When I wrote my first Molly Murphy novel (Murphy's Law) I included a steamy sex scene when Molly and Daniel finally get together. It wasn't just gratuitous sex. He had thought that she was the mother of the two children she brought to America and I wanted him to find out she was still a virgin.
But my editor struck through it firmly with her red pen. "No sex scenes in mysteries," she said, "Or you won't be taken seriously as a mystery writer."
I've stayed away from bodice ripping ever since, but I've kept the hint of romance going in both my series and apparently that is what many of my readers like. Messages to me from my website and Facebook often read "More Darcy please." Darcy being the wild Irish hero of the Royal Spyness books who has been trying to get Georgie into bed.
I confess that I love books with that touch of romance in them. I adored Moonlighting on TV and the will they/won't they tension. I realize that this has probably excluded me from ever winning an Edgar (although the book I was nominated for did have a hint of romance in it) but I don't care. I write what I like to read. And my theory is that a good mystery is all about the sleuth. The sleuth's life and character are as important as solving the whodunit. And if noir writers can bring in the sleuth's alcoholism, then surely I can bring in the sleuth's sex life, or lack of it!
On the other hand I get annoyed if a sex scene is included just to liven up the action. In fact I confess that sex scenes embarrass me if too graphic. My daughter has offered to lend me 50 Shades of Gray and so far I haven't dared open it.
So what do you think, Reds and readers: Do you like sex/romance in mysteries? Should a good mystery concentrate only on the crime plot? And how much is too much? Fess up!
LUCY BURDETTE: All I can say is that no one, no one, does sexual tension better than our own Julia. I've had friends admit they rushed out to buy the books just to find out what's going on with Russ and Claire.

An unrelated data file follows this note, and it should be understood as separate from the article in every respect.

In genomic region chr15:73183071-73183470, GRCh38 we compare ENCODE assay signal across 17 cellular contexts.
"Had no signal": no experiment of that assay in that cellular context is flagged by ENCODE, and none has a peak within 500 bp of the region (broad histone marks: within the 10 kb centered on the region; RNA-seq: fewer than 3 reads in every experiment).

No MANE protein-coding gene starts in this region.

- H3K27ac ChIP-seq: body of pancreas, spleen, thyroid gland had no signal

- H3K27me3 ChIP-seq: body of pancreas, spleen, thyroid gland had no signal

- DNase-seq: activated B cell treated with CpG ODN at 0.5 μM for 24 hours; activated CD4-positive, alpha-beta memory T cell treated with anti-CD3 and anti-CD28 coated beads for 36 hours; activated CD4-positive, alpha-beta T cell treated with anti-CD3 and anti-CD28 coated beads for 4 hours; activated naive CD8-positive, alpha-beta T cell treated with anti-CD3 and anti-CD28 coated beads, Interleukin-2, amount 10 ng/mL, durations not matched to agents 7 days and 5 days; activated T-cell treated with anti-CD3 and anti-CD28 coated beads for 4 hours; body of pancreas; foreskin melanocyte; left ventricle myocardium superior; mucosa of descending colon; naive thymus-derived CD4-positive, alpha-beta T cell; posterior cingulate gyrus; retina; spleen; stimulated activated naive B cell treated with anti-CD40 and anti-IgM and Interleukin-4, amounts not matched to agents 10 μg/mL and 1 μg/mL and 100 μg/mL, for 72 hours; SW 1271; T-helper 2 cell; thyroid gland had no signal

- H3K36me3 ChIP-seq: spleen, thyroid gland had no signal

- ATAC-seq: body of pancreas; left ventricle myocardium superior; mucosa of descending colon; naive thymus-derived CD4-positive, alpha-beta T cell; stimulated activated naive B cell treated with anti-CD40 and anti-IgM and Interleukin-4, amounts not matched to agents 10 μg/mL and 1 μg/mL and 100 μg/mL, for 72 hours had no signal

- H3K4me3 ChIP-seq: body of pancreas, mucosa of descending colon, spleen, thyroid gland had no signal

On the other hand, I'm of the "close the door and let them have some privacy" ilk. In fact, I'm having to work on how to juice up the sexual attraction between my new character Hayley and her detective heartthrob. I'm beginning to wonder whether he really IS the man for her after all...
But in general Rhys, I agree with you. If the sex and sexual tension are an important part of the sleuth's life and the story, then fine, bring 'em on!
HALLIE EPHRON: Sexual tension: YAY! And yes, Julia is the champ.
I try to write sex but invariably I end up writing food instead. In the new book ("There Was an Old Woman" comes out in April 2013) it's a jelly donut. A really great jelly donut.
ROSEMARY HARRIS: If two characters happen to have sex and that changes relationships or motivations, as in the case of Russ and Clare, then I get it. But as a reader, most of the time I don't think throwing in a sex scene adds to the mystery. Particularly, if it's it's a long, flowery explanation of what is transpiring. Maybe when I was twelve I thought that was titillating, but now it's usually just goofy.
JULIA SPENCER-FLEMING: Oh, you guys. You're making me blush. Well, yes, obviously, I believe that romance and mystery go together like chocolate and peanut butter. I've written several sex scenes in the last two books, and there's a doozy coming up, you'll pardon the phrase, in the next novel. I think sex and romance work with two caveats.